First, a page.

This Saturday is the 503rd anniversary of the Protestant Reformation. So it is fitting that we return to a favorite subject of ours, the Reformation. But we’ll be talking about a place I’m sure we’ve never visited here at Five Minutes in Church History: Iceland.

The first Reformed church in Iceland was built in 1533 by German Lutheran fishermen. They were traders with the Hanseatic League, a commercial coalition of Northern Germany (and across Northern Europe) that was involved in fishing and trading. So Germans were regularly in Iceland, and they brought the Reformation with them. Also, young men from Iceland would go to Germany’s universities to study, where, in the sixteenth century, they were exposed to the Reformation and Reformation theology.

So how did the Reformation come to Iceland? Through these fishermen and through two heroes of the Icelandic Reformation, Gissur Einarsson and Oddur Gottskalksson. Prior to this time, Iceland was Roman Catholic. It had been Roman Catholic since AD 999. Throughout its history, it had two dioceses and two bishops, and often these bishops were rivals and would contend against each other. Rarely were they partners together. But when they saw the Reformation coming, they came together in an attempt to fend it off. But alas, they were not able to do so.

Let’s look at the efforts of Gissur Einarsson and his friend Oddur Gottskalksson. Einarsson was trained in Hamburg. He was one of those youth that went off to Germany, studied, and learned of the Reformation. He was appointed the first Lutheran bishop in 1542 in Iceland. He died six years later, but not before he saw Lutheran churches pop up all over Iceland and Roman Catholic churches convert to Lutheran and become Reformed.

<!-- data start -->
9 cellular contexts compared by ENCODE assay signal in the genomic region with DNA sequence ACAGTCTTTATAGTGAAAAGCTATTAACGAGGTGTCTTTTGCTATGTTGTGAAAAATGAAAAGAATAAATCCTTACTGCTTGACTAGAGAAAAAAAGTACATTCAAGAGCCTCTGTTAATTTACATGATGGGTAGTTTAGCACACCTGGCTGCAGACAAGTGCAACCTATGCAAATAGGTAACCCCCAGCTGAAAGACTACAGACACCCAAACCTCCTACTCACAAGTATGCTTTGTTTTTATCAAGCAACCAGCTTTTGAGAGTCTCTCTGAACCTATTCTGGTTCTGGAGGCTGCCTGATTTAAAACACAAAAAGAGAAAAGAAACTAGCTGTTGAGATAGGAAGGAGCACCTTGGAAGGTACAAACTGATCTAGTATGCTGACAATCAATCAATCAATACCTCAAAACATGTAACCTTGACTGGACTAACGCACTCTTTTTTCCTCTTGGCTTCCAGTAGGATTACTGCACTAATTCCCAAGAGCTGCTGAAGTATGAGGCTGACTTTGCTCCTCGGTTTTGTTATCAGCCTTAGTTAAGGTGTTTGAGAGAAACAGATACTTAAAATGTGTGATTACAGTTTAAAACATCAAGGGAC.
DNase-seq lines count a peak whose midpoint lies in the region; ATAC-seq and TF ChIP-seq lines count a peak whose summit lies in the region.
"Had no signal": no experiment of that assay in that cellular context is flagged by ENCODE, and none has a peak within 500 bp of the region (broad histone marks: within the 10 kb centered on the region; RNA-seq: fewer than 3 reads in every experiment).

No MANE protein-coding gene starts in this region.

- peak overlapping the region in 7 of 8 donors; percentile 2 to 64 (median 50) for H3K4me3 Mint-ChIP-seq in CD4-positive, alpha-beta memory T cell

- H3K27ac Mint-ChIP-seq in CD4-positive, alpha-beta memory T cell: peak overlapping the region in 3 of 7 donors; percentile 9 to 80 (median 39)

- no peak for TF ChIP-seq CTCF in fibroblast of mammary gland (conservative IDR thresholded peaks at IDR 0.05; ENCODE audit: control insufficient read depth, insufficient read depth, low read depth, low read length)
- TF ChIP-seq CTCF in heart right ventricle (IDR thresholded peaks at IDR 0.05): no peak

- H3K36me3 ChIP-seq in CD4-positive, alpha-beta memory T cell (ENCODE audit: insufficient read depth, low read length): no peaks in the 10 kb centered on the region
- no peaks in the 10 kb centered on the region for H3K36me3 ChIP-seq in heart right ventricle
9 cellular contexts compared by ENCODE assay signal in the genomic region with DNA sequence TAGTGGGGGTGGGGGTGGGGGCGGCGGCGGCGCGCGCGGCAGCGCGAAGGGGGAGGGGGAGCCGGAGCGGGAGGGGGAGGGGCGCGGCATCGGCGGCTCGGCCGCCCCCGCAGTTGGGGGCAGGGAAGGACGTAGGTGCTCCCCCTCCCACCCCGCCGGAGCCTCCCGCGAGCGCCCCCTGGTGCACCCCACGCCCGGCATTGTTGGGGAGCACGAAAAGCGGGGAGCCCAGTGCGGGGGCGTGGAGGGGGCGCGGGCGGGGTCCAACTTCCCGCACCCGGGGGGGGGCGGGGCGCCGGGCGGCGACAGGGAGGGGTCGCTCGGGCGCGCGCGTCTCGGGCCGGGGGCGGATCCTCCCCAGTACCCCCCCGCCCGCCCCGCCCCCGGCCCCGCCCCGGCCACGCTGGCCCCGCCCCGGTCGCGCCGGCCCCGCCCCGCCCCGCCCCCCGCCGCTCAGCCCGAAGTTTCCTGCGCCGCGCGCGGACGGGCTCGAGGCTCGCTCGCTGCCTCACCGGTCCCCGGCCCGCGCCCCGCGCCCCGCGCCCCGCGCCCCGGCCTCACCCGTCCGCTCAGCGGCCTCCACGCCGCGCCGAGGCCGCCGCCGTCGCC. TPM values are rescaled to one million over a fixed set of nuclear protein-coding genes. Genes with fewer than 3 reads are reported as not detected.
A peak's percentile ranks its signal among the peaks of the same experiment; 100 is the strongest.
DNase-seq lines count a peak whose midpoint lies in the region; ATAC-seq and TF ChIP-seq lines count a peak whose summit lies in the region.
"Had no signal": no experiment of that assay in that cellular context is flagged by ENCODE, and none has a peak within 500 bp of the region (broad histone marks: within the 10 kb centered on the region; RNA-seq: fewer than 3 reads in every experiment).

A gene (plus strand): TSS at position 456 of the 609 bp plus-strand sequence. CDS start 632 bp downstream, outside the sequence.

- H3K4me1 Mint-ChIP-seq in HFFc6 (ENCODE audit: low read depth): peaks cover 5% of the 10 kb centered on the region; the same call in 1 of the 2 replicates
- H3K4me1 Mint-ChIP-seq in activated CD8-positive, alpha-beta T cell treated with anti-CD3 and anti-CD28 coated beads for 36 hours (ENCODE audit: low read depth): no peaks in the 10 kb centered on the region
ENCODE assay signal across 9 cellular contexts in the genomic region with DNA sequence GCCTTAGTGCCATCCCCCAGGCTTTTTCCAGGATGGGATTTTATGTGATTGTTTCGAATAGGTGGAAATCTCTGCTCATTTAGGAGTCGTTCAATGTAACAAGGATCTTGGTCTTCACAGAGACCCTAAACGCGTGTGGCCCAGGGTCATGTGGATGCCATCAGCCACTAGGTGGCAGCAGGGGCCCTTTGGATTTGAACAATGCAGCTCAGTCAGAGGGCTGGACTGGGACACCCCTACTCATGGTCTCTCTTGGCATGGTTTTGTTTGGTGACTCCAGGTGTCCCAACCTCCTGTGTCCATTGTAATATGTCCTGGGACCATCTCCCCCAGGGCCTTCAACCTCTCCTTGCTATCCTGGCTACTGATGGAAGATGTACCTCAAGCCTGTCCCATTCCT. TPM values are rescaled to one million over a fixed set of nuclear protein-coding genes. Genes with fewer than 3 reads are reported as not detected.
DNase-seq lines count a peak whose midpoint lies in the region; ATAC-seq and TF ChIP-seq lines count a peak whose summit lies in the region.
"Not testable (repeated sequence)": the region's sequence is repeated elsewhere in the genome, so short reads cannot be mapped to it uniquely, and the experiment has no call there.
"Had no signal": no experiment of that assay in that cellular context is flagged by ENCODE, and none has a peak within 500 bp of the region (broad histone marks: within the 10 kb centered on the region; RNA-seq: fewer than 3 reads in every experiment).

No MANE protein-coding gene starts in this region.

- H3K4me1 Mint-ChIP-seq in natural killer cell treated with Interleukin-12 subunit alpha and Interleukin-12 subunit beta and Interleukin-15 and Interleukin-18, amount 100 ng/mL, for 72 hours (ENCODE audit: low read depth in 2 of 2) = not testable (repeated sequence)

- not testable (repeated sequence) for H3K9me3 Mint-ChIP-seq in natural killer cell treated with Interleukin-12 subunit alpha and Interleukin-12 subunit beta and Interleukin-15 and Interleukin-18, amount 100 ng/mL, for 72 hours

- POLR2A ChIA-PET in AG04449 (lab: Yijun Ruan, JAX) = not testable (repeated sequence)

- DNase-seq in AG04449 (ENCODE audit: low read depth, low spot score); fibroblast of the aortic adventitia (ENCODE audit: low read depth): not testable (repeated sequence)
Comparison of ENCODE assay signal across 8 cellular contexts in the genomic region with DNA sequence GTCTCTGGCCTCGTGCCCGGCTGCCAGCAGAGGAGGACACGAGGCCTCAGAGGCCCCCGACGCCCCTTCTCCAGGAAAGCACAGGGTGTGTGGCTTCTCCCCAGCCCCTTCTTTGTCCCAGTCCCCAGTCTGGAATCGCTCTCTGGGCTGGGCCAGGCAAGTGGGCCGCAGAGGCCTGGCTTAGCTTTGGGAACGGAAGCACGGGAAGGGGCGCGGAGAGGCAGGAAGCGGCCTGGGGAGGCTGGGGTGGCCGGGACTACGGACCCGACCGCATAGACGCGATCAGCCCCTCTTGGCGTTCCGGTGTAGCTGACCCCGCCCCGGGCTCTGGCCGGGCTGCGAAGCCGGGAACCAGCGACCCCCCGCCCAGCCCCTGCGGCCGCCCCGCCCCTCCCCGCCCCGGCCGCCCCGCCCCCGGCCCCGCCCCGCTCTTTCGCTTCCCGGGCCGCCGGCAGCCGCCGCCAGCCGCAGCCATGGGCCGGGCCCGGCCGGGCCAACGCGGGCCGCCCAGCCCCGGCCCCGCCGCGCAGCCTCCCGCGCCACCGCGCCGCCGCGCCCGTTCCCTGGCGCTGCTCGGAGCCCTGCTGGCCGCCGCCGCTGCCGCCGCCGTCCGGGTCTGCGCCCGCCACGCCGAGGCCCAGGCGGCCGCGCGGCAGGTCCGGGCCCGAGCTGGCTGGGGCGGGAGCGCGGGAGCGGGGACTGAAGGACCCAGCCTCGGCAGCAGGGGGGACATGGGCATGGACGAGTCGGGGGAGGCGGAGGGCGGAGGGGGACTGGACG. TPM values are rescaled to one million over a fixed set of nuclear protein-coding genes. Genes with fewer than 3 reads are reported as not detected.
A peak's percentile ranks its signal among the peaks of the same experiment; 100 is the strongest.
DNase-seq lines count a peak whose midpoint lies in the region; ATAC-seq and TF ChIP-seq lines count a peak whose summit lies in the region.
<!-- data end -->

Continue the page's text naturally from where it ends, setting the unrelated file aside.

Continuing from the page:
Oddur Gottskalksson also studied in Germany, and at the age of twenty, in 1535, he began work on translating the New Testament. Five years later, in 1540, the very first book in Iceland was printed, and it was the very first book printed in the Icelandic language. It was  the New Testament. It was produced on a German-made printing press that was shipped across the Norwegian Sea. Icelandic language type was created, and the type was set for the pages of the New Testament.

Forty-four years later, in 1584, the whole Bible was printed.When that whole Bible was printed, it was six hundred pages long, and five hundred copies were produced. The cost of each copy was valued at the price of three cows. Each church across Iceland was required to buy one. They had to raise the money and send that money in, and then they would get their copy of the Bible. To this day, many Lutheran parish churches across Iceland still have their Bible from 1584.

But people also needed to learn to read. So in the sixteenth century Iceland embarked on a rigorous literacy program. Tutors traveled across the country to the farms and dales of Iceland to teach Icelanders how to read and, specifically, to read the Bible.

So on the 503rd anniversary of the Protestant Reformation, we look back to that great sixteenth century Icelandic Reformation.